Autoimmune diseases arise from a break in tolerance toward self-antigens and are characterised by the development of pathogenic T cell populations infiltrating the target organ. Regulatory T cells play an important role in maintaining self-tolerance through their inhibitory functions on effector T cells. The usage of ex vivo-generated regulatory T cells (Treg) has been regarded as a potentially attractive therapeutic approach for autoimmune diseases. However, the dynamics of Treg in autoimmunity are not well understood. Here, we summarise our published findings on the interplay between Treg and Th17 effector cells in vivo during experimental autoimmune encephalomyelitis (EAE), an animal model for multiple sclerosis. We have developed Foxp3gfp “knock-in” mice and myelin oligodendrocyte glycoprotein (MOG)35–55/IAb (MHC class II)-tetramers to track autoantigen-specific Treg in vivo during EAE. On immunisation with MOG, Treg cells were detected in the central nervous system (CNS) as early as day 10. However, at the onset of disease, the accumulation of MOG-specific effector T cells (T-eff) largely prevailed. Subsequently, during remission T-eff rapidly contracted whereas a highly suppressive Treg population persisted in the CNS. The interplay between effector Th17 and Treg extend beyond their functions in vivo as we and others have identified the factors responsible for Th17 differentiation. While TGF-β is a critical differentiation factor for Treg cells, IL6 completely inhibits the generation of Treg cells induced by TGF-β. Instead, IL6 and TGF-β together induce the differentiation of pathogenic Th17 cells. Our data demonstrate a dichotomy in the generation of Th17 cells that induce autoimmunity and Treg cells that inhibit autoimmune tissue injury.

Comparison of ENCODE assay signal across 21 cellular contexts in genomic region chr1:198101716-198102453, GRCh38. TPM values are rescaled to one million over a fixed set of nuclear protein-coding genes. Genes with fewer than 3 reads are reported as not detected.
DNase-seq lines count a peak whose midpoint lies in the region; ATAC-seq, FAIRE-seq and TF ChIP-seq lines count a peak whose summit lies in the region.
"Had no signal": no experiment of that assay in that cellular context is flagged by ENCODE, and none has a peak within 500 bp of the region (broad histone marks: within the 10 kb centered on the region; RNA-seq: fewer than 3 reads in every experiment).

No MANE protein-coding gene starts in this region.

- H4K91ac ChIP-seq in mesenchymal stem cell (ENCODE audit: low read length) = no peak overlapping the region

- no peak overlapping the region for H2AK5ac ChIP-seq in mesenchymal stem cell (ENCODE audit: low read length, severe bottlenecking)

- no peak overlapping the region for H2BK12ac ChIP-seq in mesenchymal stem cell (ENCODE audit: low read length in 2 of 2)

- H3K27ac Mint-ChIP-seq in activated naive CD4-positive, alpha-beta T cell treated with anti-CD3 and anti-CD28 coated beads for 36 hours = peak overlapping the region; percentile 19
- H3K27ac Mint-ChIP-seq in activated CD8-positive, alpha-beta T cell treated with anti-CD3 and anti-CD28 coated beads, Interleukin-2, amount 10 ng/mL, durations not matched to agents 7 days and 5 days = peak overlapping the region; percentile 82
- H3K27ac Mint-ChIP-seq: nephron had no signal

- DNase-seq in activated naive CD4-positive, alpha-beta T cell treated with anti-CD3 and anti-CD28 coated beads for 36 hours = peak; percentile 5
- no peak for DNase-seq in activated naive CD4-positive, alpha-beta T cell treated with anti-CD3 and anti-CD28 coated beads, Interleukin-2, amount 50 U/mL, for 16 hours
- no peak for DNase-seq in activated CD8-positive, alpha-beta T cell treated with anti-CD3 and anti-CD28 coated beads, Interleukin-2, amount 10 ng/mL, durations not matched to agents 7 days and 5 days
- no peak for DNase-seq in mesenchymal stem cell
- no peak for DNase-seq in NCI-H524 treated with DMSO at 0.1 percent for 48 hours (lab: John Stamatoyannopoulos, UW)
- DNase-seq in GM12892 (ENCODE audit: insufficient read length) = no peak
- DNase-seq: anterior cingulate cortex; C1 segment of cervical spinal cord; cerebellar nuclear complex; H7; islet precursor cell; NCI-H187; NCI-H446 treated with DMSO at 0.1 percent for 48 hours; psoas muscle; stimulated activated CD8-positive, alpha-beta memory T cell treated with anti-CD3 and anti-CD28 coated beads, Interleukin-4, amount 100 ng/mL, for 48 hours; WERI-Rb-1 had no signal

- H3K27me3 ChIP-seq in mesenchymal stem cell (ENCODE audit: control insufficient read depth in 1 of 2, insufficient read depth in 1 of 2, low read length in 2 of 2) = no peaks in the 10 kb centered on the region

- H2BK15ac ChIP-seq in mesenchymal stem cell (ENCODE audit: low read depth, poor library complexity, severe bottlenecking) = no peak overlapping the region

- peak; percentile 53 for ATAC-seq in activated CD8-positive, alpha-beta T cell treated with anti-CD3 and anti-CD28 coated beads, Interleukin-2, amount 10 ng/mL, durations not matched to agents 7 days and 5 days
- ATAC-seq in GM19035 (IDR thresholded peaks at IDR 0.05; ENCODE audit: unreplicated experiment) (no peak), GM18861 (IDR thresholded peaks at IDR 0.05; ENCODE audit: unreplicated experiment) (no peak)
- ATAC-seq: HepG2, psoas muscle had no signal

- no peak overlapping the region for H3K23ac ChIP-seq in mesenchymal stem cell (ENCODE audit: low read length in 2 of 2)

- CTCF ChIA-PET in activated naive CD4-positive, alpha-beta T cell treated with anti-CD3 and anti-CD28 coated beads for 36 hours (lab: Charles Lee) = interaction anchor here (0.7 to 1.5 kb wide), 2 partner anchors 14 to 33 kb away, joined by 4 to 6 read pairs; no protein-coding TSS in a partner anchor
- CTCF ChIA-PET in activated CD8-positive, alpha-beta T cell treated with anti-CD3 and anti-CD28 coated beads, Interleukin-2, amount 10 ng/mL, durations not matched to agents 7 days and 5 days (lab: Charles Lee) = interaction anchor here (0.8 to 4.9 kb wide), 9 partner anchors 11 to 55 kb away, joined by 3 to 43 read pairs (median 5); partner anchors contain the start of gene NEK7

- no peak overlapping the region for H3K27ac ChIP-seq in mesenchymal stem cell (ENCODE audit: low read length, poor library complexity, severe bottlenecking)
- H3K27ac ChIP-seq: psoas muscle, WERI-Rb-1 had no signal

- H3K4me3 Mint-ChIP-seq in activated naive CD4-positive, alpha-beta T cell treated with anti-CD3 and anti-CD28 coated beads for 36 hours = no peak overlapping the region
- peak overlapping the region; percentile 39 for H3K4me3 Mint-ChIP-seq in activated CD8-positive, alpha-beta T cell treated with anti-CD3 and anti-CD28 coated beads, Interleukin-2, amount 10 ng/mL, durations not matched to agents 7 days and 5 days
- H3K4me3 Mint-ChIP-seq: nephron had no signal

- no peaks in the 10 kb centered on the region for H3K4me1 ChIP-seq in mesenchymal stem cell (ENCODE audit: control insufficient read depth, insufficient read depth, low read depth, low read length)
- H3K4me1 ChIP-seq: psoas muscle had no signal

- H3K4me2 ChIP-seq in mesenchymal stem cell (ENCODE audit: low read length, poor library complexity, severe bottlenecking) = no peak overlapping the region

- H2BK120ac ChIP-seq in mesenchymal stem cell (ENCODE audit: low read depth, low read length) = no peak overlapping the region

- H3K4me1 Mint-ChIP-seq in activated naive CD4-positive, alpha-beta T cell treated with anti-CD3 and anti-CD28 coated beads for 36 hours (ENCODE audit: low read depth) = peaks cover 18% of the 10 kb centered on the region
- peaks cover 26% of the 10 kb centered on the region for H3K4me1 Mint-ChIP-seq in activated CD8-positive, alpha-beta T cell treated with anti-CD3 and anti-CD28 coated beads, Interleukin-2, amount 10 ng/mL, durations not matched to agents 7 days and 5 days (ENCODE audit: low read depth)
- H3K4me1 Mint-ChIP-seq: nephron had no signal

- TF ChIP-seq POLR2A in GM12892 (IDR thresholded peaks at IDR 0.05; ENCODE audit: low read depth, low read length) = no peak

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Competing interests: None declared.
- experimental autoimmune encephalomyelitis
- myelin oligodendrocyte glycoprotein
- multiple sclerosis
- effector T cells
- regulatory T cells